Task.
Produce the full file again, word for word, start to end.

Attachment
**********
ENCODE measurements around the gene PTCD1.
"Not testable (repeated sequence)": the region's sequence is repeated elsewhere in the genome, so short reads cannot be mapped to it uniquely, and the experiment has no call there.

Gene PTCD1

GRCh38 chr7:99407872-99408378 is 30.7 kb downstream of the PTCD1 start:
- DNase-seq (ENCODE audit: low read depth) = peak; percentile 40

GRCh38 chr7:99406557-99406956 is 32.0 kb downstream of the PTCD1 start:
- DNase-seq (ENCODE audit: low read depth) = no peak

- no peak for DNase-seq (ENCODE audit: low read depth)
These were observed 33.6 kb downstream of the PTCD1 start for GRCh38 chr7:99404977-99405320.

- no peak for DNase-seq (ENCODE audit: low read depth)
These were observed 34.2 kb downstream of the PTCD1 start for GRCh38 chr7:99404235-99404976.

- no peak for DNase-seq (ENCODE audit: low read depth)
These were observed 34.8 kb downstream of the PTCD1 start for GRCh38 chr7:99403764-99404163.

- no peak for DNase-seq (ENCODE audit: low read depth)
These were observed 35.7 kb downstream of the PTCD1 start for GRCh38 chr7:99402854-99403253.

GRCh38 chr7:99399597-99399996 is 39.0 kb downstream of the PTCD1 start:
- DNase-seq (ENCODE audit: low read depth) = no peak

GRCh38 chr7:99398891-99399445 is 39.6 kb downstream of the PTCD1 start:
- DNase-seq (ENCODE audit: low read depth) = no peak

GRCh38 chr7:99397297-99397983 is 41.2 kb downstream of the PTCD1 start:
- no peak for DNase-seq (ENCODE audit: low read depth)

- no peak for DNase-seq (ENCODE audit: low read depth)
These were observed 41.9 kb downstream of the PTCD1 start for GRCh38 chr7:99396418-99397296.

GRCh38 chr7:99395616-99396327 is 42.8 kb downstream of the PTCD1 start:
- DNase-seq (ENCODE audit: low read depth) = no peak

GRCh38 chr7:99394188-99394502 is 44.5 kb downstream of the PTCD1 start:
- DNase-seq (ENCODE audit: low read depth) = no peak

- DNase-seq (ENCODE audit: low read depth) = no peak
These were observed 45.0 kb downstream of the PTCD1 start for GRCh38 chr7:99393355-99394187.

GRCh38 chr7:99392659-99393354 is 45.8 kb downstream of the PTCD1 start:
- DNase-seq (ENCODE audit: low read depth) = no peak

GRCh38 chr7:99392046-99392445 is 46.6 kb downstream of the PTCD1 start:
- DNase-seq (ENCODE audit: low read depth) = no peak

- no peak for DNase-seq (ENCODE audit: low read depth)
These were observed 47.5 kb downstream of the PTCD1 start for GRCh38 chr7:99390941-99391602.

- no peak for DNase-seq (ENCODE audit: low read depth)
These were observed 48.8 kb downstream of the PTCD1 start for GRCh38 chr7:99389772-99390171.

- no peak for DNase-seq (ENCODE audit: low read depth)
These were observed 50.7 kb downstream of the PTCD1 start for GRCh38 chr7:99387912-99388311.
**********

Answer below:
ENCODE measurements around the gene PTCD1.
"Not testable (repeated sequence)": the region's sequence is repeated elsewhere in the genome, so short reads cannot be mapped to it uniquely, and the experiment has no call there.

Gene PTCD1

GRCh38 chr7:99407872-99408378 is 30.7 kb downstream of the PTCD1 start:
- DNase-seq (ENCODE audit: low read depth) = peak; percentile 40

GRCh38 chr7:99406557-99406956 is 32.0 kb downstream of the PTCD1 start:
- DNase-seq (ENCODE audit: low read depth) = no peak

- no peak for DNase-seq (ENCODE audit: low read depth)
These were observed 33.6 kb downstream of the PTCD1 start for GRCh38 chr7:99404977-99405320.

- no peak for DNase-seq (ENCODE audit: low read depth)
These were observed 34.2 kb downstream of the PTCD1 start for GRCh38 chr7:99404235-99404976.

- no peak for DNase-seq (ENCODE audit: low read depth)
These were observed 34.8 kb downstream of the PTCD1 start for GRCh38 chr7:99403764-99404163.

- no peak for DNase-seq (ENCODE audit: low read depth)
These were observed 35.7 kb downstream of the PTCD1 start for GRCh38 chr7:99402854-99403253.

GRCh38 chr7:99399597-99399996 is 39.0 kb downstream of the PTCD1 start:
- DNase-seq (ENCODE audit: low read depth) = no peak

GRCh38 chr7:99398891-99399445 is 39.6 kb downstream of the PTCD1 start:
- DNase-seq (ENCODE audit: low read depth) = no peak

GRCh38 chr7:99397297-99397983 is 41.2 kb downstream of the PTCD1 start:
- no peak for DNase-seq (ENCODE audit: low read depth)

- no peak for DNase-seq (ENCODE audit: low read depth)
These were observed 41.9 kb downstream of the PTCD1 start for GRCh38 chr7:99396418-99397296.

GRCh38 chr7:99395616-99396327 is 42.8 kb downstream of the PTCD1 start:
- DNase-seq (ENCODE audit: low read depth) = no peak

GRCh38 chr7:99394188-99394502 is 44.5 kb downstream of the PTCD1 start:
- DNase-seq (ENCODE audit: low read depth) = no peak

- DNase-seq (ENCODE audit: low read depth) = no peak
These were observed 45.0 kb downstream of the PTCD1 start for GRCh38 chr7:99393355-99394187.

GRCh38 chr7:99392659-99393354 is 45.8 kb downstream of the PTCD1 start:
- DNase-seq (ENCODE audit: low read depth) = no peak

GRCh38 chr7:99392046-99392445 is 46.6 kb downstream of the PTCD1 start:
- DNase-seq (ENCODE audit: low read depth) = no peak

- no peak for DNase-seq (ENCODE audit: low read depth)
These were observed 47.5 kb downstream of the PTCD1 start for GRCh38 chr7:99390941-99391602.

- no peak for DNase-seq (ENCODE audit: low read depth)
These were observed 48.8 kb downstream of the PTCD1 start for GRCh38 chr7:99389772-99390171.

- no peak for DNase-seq (ENCODE audit: low read depth)
These were observed 50.7 kb downstream of the PTCD1 start for GRCh38 chr7:99387912-99388311.